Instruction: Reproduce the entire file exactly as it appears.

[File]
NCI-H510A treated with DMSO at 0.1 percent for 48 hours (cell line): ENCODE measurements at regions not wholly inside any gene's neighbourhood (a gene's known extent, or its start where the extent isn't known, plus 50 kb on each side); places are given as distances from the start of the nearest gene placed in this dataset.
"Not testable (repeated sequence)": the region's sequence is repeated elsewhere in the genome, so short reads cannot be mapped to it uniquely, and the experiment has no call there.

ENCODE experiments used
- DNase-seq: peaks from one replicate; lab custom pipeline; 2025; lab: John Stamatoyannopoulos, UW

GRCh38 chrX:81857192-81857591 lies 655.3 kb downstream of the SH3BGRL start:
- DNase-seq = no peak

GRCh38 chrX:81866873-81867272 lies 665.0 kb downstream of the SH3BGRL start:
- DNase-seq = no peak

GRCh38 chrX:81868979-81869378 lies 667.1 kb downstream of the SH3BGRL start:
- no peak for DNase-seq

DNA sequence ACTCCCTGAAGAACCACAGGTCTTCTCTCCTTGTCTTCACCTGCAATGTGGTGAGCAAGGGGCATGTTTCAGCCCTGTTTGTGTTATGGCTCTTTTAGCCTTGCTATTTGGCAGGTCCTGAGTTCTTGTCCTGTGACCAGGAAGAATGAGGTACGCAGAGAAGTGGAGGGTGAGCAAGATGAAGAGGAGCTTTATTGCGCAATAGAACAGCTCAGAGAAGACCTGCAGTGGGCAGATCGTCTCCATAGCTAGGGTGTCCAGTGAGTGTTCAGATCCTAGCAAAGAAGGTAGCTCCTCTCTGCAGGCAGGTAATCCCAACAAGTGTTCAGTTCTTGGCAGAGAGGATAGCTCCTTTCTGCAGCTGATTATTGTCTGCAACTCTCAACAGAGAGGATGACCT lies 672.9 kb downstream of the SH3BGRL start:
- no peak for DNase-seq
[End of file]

NCI-H510A treated with DMSO at 0.1 percent for 48 hours (cell line): ENCODE measurements at regions not wholly inside any gene's neighbourhood (a gene's known extent, or its start where the extent isn't known, plus 50 kb on each side); places are given as distances from the start of the nearest gene placed in this dataset.
"Not testable (repeated sequence)": the region's sequence is repeated elsewhere in the genome, so short reads cannot be mapped to it uniquely, and the experiment has no call there.

ENCODE experiments used
- DNase-seq: peaks from one replicate; lab custom pipeline; 2025; lab: John Stamatoyannopoulos, UW

GRCh38 chrX:81857192-81857591 lies 655.3 kb downstream of the SH3BGRL start:
- DNase-seq = no peak

GRCh38 chrX:81866873-81867272 lies 665.0 kb downstream of the SH3BGRL start:
- DNase-seq = no peak

GRCh38 chrX:81868979-81869378 lies 667.1 kb downstream of the SH3BGRL start:
- no peak for DNase-seq

DNA sequence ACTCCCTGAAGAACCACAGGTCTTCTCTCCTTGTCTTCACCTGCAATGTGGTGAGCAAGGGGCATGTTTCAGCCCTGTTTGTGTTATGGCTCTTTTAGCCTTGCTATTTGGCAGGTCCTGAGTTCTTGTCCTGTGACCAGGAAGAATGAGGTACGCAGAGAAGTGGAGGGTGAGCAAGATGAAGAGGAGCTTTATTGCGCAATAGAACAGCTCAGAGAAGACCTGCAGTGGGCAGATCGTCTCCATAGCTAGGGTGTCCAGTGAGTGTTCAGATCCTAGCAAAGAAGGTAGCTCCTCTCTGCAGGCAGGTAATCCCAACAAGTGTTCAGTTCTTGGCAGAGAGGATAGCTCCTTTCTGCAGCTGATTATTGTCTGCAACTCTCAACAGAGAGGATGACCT lies 672.9 kb downstream of the SH3BGRL start:
- no peak for DNase-seq